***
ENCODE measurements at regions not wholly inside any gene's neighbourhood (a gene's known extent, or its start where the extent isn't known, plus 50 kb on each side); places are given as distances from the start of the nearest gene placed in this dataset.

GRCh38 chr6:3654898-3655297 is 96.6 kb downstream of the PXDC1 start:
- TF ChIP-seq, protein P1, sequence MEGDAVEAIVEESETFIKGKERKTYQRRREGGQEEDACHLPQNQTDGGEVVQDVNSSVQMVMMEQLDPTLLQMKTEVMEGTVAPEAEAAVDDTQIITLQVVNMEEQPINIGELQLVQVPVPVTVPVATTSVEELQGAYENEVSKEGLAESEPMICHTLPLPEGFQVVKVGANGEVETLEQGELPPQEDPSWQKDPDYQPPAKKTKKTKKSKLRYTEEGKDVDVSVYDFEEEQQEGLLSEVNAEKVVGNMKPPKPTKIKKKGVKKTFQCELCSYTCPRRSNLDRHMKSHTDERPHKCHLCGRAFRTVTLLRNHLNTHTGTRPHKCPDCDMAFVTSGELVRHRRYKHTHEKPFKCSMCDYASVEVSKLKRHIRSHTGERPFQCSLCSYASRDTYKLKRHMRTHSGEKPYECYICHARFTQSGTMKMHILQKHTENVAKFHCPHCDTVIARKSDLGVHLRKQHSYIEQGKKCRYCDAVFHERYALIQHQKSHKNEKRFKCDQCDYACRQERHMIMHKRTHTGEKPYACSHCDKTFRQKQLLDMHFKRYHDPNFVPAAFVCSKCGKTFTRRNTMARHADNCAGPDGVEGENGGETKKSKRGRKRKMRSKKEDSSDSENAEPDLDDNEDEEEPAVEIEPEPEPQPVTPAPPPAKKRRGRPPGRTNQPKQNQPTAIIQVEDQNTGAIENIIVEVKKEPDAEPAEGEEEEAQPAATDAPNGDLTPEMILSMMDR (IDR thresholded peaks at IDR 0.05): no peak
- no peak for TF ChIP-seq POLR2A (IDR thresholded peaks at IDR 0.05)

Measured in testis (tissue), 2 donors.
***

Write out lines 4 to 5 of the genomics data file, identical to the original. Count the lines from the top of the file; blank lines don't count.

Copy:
- no peak for TF ChIP-seq POLR2A (IDR thresholded peaks at IDR 0.05)

Measured in testis (tissue), 2 donors.